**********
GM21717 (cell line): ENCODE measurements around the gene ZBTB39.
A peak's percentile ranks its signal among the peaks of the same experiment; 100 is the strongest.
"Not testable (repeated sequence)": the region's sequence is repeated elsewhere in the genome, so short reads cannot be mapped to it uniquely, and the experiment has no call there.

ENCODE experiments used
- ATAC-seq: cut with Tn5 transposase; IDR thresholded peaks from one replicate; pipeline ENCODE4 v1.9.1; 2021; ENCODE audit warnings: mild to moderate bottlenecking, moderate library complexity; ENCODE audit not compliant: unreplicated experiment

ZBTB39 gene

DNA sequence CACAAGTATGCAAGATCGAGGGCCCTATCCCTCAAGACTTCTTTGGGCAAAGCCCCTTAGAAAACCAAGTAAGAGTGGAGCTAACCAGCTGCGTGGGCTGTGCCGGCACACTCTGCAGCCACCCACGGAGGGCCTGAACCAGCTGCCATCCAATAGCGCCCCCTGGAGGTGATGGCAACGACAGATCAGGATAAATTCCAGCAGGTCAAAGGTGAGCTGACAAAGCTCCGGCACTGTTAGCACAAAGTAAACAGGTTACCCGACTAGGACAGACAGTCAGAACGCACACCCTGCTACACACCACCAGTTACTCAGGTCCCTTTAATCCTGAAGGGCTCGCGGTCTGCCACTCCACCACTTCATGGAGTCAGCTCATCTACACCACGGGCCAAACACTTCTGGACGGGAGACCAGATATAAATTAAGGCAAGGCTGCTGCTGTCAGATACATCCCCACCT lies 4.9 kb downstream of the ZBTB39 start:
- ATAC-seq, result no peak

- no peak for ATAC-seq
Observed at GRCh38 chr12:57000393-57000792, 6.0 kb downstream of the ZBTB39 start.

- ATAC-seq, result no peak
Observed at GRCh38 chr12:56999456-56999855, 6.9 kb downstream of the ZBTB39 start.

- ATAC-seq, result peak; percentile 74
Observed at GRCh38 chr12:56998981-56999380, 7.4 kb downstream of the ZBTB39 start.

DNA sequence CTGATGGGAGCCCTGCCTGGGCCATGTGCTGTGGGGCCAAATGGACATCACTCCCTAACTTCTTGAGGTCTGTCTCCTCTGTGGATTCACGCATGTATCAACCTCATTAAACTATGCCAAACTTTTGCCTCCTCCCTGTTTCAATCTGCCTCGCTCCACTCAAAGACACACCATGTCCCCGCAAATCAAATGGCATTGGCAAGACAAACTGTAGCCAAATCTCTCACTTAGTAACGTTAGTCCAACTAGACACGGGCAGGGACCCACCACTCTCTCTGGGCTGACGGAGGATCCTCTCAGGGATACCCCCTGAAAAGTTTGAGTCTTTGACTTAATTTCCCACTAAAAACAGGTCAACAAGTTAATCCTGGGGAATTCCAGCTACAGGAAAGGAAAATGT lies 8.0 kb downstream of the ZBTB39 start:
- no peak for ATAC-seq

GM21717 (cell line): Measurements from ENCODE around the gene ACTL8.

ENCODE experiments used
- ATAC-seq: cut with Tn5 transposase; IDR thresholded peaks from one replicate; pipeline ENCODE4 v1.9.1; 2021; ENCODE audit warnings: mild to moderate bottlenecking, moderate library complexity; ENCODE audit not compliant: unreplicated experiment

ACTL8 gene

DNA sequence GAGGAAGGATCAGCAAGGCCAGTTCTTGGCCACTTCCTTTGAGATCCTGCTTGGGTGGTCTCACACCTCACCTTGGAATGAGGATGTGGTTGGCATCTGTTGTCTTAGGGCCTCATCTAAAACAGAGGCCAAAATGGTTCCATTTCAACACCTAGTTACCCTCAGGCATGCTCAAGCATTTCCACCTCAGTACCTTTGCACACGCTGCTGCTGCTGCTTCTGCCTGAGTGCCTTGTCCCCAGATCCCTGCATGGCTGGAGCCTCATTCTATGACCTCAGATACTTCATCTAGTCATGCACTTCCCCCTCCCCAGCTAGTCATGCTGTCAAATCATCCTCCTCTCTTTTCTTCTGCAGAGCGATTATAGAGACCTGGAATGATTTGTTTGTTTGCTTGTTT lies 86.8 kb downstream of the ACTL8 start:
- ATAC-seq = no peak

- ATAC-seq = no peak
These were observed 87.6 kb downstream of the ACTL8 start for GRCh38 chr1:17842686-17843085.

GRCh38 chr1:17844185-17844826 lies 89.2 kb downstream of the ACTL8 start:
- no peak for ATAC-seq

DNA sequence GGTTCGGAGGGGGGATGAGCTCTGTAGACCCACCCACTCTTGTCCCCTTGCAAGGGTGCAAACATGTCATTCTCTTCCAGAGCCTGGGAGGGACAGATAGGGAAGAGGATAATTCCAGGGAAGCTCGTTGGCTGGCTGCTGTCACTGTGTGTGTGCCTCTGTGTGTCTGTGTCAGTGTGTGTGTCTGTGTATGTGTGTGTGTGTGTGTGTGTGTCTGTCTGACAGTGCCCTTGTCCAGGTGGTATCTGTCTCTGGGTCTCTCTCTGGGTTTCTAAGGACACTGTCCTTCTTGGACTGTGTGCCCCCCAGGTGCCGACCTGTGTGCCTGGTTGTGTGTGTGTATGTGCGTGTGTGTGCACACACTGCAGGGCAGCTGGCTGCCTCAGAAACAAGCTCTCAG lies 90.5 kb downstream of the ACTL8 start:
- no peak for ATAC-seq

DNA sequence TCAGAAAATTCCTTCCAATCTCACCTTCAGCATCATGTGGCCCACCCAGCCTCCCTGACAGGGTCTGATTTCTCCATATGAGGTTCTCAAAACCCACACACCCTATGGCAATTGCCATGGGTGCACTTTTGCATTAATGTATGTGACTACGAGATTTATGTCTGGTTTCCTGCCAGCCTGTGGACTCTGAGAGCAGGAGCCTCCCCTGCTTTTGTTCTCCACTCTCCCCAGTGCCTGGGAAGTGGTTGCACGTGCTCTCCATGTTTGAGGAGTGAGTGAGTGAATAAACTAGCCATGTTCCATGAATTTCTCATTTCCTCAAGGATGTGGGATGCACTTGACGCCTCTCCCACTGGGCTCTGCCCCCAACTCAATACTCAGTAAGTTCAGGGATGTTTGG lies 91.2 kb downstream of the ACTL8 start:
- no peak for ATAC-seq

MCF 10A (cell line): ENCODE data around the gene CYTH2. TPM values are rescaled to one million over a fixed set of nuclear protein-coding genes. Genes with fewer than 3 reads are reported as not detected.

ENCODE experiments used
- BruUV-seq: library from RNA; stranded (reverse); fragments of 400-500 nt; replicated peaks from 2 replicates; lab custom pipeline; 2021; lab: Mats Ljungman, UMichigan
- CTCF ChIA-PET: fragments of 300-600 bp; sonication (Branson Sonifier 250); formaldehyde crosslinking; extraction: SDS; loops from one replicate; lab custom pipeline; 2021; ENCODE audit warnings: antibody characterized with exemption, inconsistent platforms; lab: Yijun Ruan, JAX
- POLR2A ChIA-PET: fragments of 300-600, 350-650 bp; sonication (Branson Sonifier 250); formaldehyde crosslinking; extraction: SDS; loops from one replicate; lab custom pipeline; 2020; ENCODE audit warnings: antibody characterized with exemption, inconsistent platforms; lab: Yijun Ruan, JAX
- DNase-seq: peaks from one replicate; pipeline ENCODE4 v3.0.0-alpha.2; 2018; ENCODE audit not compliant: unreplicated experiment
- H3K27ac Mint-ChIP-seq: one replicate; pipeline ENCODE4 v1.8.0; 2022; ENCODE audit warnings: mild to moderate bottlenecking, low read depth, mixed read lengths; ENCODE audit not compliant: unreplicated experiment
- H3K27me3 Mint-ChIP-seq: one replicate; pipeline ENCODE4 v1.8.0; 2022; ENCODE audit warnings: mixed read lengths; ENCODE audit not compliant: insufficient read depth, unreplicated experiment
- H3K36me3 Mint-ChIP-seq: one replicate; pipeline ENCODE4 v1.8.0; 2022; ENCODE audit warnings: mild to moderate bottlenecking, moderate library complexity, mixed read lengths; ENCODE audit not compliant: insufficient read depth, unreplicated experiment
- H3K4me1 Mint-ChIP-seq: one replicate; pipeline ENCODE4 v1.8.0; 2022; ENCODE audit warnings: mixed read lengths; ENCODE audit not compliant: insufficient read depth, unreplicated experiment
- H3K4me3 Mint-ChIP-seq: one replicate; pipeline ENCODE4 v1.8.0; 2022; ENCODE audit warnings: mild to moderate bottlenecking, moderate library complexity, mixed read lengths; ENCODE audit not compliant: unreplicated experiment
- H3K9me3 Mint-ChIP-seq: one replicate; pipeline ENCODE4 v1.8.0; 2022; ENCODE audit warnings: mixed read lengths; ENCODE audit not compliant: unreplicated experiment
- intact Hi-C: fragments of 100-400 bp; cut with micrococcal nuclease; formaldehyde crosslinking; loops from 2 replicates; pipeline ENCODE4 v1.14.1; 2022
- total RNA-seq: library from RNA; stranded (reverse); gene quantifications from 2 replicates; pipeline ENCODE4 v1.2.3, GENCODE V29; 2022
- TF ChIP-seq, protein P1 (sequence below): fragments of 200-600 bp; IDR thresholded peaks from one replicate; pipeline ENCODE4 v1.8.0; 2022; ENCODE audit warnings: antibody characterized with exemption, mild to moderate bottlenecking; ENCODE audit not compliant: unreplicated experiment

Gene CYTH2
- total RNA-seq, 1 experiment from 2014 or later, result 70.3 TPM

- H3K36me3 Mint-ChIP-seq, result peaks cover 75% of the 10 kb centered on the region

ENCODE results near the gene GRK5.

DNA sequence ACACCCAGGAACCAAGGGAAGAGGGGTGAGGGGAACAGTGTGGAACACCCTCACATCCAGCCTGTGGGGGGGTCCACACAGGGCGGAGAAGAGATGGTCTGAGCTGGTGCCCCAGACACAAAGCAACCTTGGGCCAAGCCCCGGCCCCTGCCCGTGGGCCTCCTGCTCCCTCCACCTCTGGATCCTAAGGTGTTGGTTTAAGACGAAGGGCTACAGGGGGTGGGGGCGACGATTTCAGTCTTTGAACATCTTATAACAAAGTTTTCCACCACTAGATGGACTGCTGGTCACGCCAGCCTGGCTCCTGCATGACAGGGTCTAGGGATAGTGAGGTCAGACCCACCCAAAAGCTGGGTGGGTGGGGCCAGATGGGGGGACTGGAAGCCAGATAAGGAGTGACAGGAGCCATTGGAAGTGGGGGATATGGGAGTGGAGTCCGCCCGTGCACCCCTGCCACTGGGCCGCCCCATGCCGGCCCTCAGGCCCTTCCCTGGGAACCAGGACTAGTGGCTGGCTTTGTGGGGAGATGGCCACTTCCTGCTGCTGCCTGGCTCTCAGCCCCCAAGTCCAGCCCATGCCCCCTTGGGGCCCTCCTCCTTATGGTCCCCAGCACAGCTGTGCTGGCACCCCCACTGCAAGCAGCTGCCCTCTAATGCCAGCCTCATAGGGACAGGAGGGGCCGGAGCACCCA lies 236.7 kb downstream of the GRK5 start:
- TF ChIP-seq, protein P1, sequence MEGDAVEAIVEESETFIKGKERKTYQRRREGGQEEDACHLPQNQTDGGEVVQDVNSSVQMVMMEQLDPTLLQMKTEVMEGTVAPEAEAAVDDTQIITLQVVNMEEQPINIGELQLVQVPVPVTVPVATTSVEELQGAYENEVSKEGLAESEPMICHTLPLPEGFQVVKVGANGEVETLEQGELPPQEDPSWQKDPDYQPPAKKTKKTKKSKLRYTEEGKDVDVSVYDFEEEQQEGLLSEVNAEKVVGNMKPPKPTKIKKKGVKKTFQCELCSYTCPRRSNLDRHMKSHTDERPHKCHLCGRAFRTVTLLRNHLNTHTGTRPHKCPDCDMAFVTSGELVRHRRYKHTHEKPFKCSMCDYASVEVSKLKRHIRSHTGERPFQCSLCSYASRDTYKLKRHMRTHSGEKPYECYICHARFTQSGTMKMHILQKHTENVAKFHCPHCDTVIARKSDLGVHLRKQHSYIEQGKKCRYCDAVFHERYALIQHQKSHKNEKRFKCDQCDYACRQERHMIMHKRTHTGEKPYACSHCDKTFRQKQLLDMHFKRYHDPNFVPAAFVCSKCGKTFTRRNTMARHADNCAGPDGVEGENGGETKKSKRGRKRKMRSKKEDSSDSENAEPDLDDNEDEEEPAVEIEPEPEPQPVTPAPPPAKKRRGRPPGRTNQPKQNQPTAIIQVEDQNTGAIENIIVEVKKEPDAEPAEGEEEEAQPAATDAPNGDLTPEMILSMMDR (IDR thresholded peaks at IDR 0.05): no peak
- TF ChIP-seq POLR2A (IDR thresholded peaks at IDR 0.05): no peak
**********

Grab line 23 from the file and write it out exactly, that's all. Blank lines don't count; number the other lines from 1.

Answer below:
- ATAC-seq = no peak